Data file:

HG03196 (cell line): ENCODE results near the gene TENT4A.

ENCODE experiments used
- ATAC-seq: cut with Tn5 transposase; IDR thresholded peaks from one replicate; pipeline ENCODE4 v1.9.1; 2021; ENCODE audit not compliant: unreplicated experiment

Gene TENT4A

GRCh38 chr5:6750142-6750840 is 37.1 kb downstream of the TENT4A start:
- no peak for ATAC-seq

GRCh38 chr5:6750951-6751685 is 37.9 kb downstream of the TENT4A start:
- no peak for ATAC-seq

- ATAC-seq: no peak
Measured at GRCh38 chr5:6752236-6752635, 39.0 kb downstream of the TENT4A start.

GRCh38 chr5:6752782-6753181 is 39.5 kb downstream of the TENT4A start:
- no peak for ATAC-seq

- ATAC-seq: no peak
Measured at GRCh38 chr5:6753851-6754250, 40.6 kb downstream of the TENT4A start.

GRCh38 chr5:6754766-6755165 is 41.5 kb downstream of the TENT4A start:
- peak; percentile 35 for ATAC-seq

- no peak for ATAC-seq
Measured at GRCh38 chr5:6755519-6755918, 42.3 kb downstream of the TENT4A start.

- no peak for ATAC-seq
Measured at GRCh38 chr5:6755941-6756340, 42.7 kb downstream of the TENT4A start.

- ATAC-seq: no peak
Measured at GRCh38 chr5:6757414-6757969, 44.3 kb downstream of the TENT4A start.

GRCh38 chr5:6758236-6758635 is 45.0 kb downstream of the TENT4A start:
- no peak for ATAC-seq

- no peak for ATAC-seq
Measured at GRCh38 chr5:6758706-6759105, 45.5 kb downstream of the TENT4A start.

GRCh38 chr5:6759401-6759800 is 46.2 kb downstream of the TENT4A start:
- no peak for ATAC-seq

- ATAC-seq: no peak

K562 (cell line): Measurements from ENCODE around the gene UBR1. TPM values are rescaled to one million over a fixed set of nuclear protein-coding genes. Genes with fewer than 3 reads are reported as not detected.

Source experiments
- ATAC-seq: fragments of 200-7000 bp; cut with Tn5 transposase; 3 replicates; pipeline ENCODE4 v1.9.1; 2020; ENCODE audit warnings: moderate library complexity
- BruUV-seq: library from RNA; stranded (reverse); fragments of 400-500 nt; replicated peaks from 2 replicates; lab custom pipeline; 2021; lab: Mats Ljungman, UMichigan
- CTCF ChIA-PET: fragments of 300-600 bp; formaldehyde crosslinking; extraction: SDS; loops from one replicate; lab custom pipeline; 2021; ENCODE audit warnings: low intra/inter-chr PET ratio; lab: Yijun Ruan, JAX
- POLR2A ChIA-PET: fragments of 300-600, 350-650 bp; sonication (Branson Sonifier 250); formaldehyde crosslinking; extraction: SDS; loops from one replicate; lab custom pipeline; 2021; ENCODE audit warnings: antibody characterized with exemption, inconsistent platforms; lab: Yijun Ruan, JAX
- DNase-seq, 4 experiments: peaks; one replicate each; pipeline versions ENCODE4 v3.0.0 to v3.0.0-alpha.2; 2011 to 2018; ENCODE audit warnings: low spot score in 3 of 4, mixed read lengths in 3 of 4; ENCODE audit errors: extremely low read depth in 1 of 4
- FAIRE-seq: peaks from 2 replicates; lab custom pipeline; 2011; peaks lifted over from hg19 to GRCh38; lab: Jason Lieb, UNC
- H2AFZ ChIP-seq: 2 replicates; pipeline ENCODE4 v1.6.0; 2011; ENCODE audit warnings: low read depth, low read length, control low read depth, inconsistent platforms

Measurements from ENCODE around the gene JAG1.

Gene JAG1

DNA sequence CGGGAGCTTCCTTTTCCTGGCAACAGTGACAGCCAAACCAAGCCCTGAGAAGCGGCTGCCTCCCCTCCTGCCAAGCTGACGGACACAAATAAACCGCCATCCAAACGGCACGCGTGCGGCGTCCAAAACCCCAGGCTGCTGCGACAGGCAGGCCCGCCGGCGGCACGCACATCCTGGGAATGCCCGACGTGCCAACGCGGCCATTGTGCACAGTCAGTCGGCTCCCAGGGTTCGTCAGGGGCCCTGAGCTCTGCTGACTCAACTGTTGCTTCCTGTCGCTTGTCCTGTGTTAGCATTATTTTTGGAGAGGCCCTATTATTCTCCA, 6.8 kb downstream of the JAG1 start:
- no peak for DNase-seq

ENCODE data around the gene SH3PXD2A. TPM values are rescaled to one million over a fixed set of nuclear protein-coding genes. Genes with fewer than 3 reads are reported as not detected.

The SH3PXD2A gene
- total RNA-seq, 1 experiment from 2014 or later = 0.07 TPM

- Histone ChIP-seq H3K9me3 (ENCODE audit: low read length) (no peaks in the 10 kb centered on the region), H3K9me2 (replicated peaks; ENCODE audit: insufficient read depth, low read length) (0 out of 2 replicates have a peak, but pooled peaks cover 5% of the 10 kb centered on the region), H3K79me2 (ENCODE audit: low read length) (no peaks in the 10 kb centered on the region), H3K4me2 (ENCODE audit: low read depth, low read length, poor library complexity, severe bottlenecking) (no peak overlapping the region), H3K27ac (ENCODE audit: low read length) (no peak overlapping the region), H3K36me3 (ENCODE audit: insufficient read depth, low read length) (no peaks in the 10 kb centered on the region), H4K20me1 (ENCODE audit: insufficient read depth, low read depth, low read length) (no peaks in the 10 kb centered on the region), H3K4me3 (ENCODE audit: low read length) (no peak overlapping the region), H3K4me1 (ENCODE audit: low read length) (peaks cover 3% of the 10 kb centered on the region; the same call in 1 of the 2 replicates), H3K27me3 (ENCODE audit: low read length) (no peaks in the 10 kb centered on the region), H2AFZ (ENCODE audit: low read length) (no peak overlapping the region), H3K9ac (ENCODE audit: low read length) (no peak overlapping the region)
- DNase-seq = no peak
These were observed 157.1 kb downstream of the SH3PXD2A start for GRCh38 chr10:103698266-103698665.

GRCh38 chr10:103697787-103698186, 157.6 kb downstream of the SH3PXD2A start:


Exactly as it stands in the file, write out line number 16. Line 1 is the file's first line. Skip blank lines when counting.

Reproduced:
- peak; percentile 35 for ATAC-seq